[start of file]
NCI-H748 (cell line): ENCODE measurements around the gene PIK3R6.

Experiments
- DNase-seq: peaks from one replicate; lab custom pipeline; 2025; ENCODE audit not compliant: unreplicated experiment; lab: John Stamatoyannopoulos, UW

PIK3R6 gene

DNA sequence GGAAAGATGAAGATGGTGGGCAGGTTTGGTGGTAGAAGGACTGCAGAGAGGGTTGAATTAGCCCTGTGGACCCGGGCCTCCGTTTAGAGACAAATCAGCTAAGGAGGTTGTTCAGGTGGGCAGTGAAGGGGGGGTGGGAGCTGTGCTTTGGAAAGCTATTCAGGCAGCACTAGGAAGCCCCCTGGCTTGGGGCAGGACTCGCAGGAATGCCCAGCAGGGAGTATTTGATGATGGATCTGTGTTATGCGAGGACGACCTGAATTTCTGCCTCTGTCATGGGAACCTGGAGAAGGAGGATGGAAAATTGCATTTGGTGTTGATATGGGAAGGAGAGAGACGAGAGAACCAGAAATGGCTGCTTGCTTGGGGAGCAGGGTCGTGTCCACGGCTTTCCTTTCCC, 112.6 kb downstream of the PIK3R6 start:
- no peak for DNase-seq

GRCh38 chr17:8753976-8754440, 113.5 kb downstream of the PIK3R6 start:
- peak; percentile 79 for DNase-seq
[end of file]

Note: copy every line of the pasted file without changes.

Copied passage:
NCI-H748 (cell line): ENCODE measurements around the gene PIK3R6.

Experiments
- DNase-seq: peaks from one replicate; lab custom pipeline; 2025; ENCODE audit not compliant: unreplicated experiment; lab: John Stamatoyannopoulos, UW

PIK3R6 gene

DNA sequence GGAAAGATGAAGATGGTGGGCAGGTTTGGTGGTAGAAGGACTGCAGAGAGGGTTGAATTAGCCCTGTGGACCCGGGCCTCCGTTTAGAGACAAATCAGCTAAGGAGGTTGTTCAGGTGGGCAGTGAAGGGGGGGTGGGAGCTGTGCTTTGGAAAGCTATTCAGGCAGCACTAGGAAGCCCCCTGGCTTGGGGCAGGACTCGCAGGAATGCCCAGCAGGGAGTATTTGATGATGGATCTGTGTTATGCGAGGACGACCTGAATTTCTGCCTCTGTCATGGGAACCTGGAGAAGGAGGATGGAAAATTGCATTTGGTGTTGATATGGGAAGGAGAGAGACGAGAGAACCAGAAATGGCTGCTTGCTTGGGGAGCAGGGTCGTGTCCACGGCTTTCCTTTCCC, 112.6 kb downstream of the PIK3R6 start:
- no peak for DNase-seq

GRCh38 chr17:8753976-8754440, 113.5 kb downstream of the PIK3R6 start:
- peak; percentile 79 for DNase-seq